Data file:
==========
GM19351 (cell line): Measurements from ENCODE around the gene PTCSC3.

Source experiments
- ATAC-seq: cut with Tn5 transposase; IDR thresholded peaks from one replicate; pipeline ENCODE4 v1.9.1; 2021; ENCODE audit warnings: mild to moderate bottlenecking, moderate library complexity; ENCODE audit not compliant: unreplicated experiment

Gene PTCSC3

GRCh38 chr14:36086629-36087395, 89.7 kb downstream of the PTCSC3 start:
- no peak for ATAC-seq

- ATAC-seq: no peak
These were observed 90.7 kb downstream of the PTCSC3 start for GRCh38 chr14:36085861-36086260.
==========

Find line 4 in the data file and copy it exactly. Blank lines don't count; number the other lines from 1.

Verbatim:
Gene PTCSC3